The Use of Archetypes in Character Creation

Archetypes, familiar character types that recur throughout literature and storytelling, are essential tools in character creation. Understanding and using them correctly can help you create characters that resonate with your readers on a deep, subconscious level.

Understanding Archetypes  


Archetypes were first conceptualized by the Swiss psychiatrist Carl Jung, who believed they were universal symbols embedded in our collective unconscious. In literature, these symbols become character types that readers instinctively understand. They provide a shortcut to character development, allowing readers to quickly grasp who a character is and what they might do.

Common Archetypes in Literature and Media

Some of the most common archetypes in literature include the Hero, the Villain, the Mentor and the Trickster. Each has a particular set of characteristics and roles that we’ve come to expect.

A Hero usually undergoes a journey or quest and displays bravery and resilience. On the other hand, a Villain often stands in opposition to the Hero, providing conflict and challenges.

Other Character Archetypes

There are also many other character types you can use in your writing. You can understand them by looking at popular groups of characters that cover a broad spectrum. I always use the “Teenage Mutant Ninja Turtles” as an example when I’m on this topic because anyone can relate to it.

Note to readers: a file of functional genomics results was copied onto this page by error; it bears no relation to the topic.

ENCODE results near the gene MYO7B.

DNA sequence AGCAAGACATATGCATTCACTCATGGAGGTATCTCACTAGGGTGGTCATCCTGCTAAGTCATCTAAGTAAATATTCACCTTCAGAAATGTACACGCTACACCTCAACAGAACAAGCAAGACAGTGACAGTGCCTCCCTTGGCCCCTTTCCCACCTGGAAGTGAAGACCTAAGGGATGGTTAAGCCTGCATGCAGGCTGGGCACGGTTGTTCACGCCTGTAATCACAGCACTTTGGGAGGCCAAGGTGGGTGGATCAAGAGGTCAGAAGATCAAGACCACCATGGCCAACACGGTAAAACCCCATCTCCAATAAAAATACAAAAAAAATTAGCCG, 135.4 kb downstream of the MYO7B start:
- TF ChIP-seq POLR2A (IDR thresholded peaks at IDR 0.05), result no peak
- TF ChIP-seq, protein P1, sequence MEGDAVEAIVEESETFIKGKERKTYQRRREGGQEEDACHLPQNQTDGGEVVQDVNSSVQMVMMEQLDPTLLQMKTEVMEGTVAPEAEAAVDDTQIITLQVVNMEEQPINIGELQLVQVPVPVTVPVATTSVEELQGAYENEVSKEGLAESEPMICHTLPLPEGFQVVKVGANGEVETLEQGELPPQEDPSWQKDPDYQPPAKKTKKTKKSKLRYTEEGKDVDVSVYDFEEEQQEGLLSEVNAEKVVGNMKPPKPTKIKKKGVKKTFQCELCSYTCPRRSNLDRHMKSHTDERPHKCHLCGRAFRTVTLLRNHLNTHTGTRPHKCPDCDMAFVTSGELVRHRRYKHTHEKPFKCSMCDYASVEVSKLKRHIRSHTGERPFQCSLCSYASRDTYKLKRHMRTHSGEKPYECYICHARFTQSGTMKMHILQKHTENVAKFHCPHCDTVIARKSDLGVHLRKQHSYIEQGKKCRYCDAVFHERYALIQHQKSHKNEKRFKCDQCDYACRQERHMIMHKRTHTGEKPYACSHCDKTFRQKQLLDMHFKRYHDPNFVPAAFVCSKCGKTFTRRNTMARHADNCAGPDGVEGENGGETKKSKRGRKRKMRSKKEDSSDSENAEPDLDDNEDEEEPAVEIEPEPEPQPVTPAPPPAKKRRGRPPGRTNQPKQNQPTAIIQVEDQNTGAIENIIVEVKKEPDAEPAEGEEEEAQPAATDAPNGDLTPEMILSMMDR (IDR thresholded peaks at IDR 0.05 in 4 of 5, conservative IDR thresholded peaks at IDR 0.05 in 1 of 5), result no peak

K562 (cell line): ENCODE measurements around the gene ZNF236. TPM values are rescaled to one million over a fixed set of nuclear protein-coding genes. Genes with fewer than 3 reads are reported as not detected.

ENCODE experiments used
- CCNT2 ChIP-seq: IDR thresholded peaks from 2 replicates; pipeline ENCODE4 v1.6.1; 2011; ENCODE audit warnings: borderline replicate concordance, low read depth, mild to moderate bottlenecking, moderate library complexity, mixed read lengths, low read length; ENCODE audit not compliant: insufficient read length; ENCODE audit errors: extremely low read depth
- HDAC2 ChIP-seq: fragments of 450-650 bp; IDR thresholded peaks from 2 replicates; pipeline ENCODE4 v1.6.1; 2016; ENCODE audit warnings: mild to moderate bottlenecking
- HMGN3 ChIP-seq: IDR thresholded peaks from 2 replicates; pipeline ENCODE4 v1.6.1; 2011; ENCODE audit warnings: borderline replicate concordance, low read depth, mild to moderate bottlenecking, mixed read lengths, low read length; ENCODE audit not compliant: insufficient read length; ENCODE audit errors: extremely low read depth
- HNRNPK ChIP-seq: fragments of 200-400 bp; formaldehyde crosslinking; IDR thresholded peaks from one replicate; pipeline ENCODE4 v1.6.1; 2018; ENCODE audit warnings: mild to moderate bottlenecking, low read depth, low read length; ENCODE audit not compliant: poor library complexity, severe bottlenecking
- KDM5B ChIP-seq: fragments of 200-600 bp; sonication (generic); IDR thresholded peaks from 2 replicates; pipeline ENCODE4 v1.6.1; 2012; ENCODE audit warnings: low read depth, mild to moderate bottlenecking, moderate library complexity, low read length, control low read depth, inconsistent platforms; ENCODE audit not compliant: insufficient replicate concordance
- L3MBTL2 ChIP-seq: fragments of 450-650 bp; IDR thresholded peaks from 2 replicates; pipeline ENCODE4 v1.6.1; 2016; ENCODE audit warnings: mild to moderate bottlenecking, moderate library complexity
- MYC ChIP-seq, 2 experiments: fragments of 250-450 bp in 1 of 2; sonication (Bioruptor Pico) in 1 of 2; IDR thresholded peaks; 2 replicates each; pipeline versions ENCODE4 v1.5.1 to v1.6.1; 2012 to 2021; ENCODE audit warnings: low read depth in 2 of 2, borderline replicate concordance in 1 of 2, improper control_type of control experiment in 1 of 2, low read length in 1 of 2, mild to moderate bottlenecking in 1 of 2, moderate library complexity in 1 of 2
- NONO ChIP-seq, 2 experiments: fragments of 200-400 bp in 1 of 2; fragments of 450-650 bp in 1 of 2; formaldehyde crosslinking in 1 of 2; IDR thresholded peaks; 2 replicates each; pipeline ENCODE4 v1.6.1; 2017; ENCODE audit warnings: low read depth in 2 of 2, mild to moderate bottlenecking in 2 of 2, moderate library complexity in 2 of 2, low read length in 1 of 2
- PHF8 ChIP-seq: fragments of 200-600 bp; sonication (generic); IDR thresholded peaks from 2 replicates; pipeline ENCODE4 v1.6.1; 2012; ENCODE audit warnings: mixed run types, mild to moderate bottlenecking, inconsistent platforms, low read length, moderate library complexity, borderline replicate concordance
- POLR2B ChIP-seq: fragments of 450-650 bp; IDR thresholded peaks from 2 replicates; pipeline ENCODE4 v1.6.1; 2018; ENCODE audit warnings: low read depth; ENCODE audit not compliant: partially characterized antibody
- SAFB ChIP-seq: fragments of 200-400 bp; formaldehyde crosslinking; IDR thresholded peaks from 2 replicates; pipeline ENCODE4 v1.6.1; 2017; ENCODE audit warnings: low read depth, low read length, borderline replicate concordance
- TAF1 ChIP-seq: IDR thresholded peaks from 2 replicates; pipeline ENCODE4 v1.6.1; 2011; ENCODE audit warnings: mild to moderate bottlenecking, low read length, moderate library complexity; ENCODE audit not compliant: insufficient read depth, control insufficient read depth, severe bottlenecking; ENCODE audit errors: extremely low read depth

Raphael: The Grumpy Sunshine With a Chip on His Shoulder

He’s a classic archetype we usually see in ensemble casts. This character type tends to be tough, cynical, and a little prickly, but underneath that tough exterior, they’re often very caring. They just hate showing it because they think it makes them weak. Their gruff demeanor often hides a heart of gold, making them endearing and relatable once you peel back those layers.

Leonardo: The Righteous Leader

He embodies the most common archetype of the righteous leader. He’s the one who makes the hard decisions and carries the weight of responsibility. This character is usually burdened by their role but always rises to the occasion, no matter what, setting a moral example for everyone else.

Donatello: The Smart One

Every group needs its thinker, and Donatello fills this role perfectly. These characters use intelligence and innovation to solve problems they all face, often saving the day but not getting the credit. They’re often more reserved, but their knowledge is indispensable.

Michelangelo: The Fun One

Mikey represents the fun-loving, free-spirited archetype that we can’t help but love. These characters bring lightness and humor to the group dynamic. They’re impulsive and can cause accidental trouble, but their optimism and enthusiasm are contagious, making them beloved team members.

Splinter: The Wise Mentor

The old rat is the wise mentor archetype. He offers much-needed guidance, wisdom and training to the Turtles. He’s a figure of authority and a source of wisdom, helping guide the protagonists on their journey.